I love my friends, past and present. I am grateful for the people who were in my life. They provided me with life lessons. They taught me what it is to outgrow people and that no matter how much time and effort you may invest in them, they may never do the same for you (and that it doesn’t matter anymore). I also learned you teach people how to treat you through these friendships and my past romantic relationships. They also gave me refuge, laughter, hugs, silly adventures, conversations I never wanted to end and a sense of brother and sisterhood I needed in some of my most uncertain moments. I don’t take those moments for granted and they hold a special place in my memory. I experienced a growth with the past that has allowed me to treasure the people I hold dear to me now.
I am also grateful for the ability to pen and type words. It is my source of creativity and this past year has taught me it is a well I can draw from that has always been here, even when I chose not to acknowledge it or cultivate it.
I am grateful for self-awareness. It helps me to see who I really am and how I can grow to be better as a wife, friend, sister, daughter, granddaughter, cousin, Auntie, group member and a servant to God and others. There is room for improvement in all of these roles and I am glad not to be living this life blissfully unaware that there is work to be done.
There is much more but I will close with I am grateful for this challenge. It’s Day 5 and it’s forcing me to write even when I didn’t feel like it today, even when I am saddened and fatigued the news of the loss of life yet again.
I sat in my car after Afro-Caribbean dance class and recorded a quick video about how I felt. I was tired, flushed and revealing a bit too much nostril but that was alright. More than alright. It was real. I was grateful to be engaged in an activity that was just for me. It has nothing to do with furthering my career, no one was making me do it and I hadn’t enlisted any of my friends to come with me.
It’s not that I wouldn’t welcome company because I would. Sometimes, I think we all need to give ourselves permission to try new things without any expectations or opinions from others.
Go it alone.
And that’s what I’ve been doing. This is a need I’ve had for some time. I wrote a piece about it a few months ago. If you would like to read more about it, here is the link: Epiphany
When I had this epiphany a few months ago, I started crying. That’s how much I missed taking dance classes, moving this brown mass of a body rhythmically around a room, in a line, smiling, sweaty, even shy and nervous with others. Collapsing in the car this morning, I recognized I had made it happen. I made the choice to put away my silly fears about being too big, fretting about the psoriasis scars up and down my arms and moved from stillness into action.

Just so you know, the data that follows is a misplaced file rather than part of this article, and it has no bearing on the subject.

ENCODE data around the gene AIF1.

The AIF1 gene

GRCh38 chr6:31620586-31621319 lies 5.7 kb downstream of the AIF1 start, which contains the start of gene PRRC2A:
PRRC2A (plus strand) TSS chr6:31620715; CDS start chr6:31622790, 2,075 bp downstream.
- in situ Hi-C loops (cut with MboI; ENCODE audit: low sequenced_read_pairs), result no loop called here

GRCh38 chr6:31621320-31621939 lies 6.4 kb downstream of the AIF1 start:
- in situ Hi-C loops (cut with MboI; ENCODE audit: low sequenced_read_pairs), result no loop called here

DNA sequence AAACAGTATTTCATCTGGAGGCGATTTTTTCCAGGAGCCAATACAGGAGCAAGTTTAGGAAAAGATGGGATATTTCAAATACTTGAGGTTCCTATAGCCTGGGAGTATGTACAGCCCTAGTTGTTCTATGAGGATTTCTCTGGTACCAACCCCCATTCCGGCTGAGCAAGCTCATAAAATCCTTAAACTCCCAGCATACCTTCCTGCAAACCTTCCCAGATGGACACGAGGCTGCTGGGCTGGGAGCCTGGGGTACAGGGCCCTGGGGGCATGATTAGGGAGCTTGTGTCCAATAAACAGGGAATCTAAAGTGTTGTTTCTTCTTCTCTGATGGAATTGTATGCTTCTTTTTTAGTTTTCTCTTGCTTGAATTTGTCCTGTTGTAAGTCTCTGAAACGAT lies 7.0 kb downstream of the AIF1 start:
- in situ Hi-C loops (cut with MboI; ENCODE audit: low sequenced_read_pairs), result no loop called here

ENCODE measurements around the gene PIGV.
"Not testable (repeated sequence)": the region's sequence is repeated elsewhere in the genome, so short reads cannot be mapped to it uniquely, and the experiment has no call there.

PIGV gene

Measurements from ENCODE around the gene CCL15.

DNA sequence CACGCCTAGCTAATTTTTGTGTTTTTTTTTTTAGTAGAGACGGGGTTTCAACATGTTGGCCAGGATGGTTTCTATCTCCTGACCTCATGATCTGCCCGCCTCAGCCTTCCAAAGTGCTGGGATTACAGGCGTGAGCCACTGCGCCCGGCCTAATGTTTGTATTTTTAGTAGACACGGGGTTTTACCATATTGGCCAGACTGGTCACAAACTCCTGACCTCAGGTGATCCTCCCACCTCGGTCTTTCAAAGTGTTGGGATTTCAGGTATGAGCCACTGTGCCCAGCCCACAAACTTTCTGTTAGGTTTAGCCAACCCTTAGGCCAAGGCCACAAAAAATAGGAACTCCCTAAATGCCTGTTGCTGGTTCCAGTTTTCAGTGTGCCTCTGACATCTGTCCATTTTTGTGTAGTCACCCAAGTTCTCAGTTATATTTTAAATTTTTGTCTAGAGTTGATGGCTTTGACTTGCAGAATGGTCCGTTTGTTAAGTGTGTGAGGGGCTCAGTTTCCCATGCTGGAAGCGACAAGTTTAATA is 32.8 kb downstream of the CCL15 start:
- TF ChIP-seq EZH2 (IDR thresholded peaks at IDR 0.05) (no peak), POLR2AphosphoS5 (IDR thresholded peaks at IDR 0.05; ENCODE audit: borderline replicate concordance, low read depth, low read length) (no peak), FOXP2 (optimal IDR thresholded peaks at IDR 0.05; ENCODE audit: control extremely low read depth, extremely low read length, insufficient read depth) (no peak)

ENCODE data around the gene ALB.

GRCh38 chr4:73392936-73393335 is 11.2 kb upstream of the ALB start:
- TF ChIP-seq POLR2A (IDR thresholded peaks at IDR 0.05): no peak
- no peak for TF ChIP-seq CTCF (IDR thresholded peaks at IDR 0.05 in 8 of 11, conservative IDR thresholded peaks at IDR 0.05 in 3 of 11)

Even though I write a lot of non-fiction and lately, have been inundated with a lot of personal development books, my first love is fiction. Yesterday, after thanking God for waking me and my husband up, I grabbed the latest book I am reading: “The Perfect Find” by Tia Williams. She is one of the authors I had the pleasure of meeting a couple of weeks ago at the James River Writers Conference 2017. I am not ashamed to admit I spent my morning wrapped up in my blankets, getting caught up in the tension and excitement of the story.
The words “keep the story moving forward” have been ringing in my head for a while now and it got louder as I read yesterday. One of my writing teachers, author Sadeqa Johnson offered similar advice to me during the Pens Up, Fears Down course I took earlier this year. I heard it again at the James River Writers Conference during the Library of Virginia Nonfiction Awards Finalists panel from Annette Gordon-Reed.
Writing has taken a more central role in my life this year so those words do ring true. However, why the volume turn-up right now? As I am writing, I am having an onslaught of realization. Those words have been my theme “song” this year. I have challenged myself to do more writing, traveling, confronting of my health, posting, applying, conference-attending and class-taking than any other year of my life. The song is just beginning to build, no deep-throated belting yet but make no mistake, it is audible. With my acceptance of the #bloglikecrazy challenge next month, the commitment to complete my first draft of my novel, starting the process of establishing my business and falling in love with dance again, the vision and the song have clarity.
I have been moving my story forward.
Your turn: What have you been doing to move your story forward?
Since I wrote about it and I promised I would do it and I talked about it out loud where other people outside of myself could hear it, I went. I don’t mean to sound reluctant. It was just fear..fear of not being in good enough shape, not catching on fast enough, not being able to keep up.
So like I said, I went. I attended my first Afro-Caribbean dance class just as I declared I would in my last post. And it was exhilarating! I probably looked like a scared toddler creeping up to the door but there was no reason to fear. The instructor was kind, immediately asked if it was my first time and welcomed me with open arms.
For an hour, we danced and I felt that good sweat! If you have ever been so engaged in an activity, you don’t even realize you are drenched until it’s time to take a break, then you know of what I speak. I missed letting my body speak the words that have been muted for so long. I loved seeing my joyful, vibrant, moving reflection in the studio mirrors. I didn’t even think about my psoriasis scars on my arms, not even once.
There was comfort being in a group of people of all sizes, shapes, colors, ages and skill level smiling and popping their bodies and bare feet to the beat. We danced in lines, mimicking our instructor’s movements and enjoyed the eclectic variety of music played. I was on a high doing African-inspired movements to the classic “Mama Said Knock You Out” by LL Cool J.